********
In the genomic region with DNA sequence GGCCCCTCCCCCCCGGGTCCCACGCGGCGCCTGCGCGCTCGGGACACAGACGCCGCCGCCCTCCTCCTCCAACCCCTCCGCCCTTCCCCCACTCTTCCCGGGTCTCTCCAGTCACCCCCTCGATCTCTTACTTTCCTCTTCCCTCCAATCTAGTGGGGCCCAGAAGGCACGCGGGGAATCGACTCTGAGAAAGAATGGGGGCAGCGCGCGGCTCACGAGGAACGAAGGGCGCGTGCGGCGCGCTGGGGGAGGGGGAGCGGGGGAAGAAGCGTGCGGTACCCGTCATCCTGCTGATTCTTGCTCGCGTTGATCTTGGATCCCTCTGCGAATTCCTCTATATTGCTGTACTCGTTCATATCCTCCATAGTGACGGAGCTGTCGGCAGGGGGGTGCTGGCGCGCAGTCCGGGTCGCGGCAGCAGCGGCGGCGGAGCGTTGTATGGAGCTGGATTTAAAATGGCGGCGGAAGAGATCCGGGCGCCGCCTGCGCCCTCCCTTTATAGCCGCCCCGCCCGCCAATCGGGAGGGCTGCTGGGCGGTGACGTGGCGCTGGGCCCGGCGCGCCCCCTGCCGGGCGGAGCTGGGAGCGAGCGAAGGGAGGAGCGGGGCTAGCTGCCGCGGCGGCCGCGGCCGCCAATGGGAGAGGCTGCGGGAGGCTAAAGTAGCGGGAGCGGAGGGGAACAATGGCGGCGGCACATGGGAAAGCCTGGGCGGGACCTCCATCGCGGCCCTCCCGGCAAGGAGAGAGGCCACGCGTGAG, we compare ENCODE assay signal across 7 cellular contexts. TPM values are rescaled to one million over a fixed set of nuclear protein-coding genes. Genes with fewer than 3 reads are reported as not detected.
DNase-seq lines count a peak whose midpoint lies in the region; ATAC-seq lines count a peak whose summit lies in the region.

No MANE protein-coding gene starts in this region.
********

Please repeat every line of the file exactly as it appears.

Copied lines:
In the genomic region with DNA sequence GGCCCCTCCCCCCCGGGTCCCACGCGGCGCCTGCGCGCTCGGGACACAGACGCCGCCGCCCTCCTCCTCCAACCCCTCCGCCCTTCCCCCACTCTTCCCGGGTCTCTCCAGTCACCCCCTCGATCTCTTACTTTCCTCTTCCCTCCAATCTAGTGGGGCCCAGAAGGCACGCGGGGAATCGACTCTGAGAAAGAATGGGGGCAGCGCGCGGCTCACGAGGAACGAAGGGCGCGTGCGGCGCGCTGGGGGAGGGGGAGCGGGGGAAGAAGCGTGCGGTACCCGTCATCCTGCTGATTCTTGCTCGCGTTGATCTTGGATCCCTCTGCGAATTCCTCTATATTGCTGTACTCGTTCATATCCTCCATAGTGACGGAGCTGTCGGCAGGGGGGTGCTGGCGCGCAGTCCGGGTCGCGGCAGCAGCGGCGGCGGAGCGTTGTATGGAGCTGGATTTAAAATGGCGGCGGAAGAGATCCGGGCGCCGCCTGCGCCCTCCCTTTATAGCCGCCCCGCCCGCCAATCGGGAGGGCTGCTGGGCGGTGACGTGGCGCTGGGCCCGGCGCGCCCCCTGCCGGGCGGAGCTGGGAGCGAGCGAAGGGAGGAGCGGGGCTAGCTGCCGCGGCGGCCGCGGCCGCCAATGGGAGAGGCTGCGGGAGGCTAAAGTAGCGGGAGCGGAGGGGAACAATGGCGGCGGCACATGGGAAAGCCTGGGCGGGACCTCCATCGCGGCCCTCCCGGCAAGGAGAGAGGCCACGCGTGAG, we compare ENCODE assay signal across 7 cellular contexts. TPM values are rescaled to one million over a fixed set of nuclear protein-coding genes. Genes with fewer than 3 reads are reported as not detected.
DNase-seq lines count a peak whose midpoint lies in the region; ATAC-seq lines count a peak whose summit lies in the region.

No MANE protein-coding gene starts in this region.